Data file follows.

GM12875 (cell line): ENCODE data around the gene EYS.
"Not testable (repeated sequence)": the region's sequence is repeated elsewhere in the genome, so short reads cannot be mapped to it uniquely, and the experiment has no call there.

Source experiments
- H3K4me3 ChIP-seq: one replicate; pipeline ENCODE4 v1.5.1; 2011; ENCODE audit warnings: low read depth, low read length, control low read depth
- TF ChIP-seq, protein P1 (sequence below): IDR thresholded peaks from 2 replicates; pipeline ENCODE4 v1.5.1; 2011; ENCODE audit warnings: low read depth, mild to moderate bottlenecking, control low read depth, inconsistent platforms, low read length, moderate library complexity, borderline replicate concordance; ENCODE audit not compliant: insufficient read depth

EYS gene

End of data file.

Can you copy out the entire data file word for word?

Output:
GM12875 (cell line): ENCODE data around the gene EYS.
"Not testable (repeated sequence)": the region's sequence is repeated elsewhere in the genome, so short reads cannot be mapped to it uniquely, and the experiment has no call there.

Source experiments
- H3K4me3 ChIP-seq: one replicate; pipeline ENCODE4 v1.5.1; 2011; ENCODE audit warnings: low read depth, low read length, control low read depth
- TF ChIP-seq, protein P1 (sequence below): IDR thresholded peaks from 2 replicates; pipeline ENCODE4 v1.5.1; 2011; ENCODE audit warnings: low read depth, mild to moderate bottlenecking, control low read depth, inconsistent platforms, low read length, moderate library complexity, borderline replicate concordance; ENCODE audit not compliant: insufficient read depth

EYS gene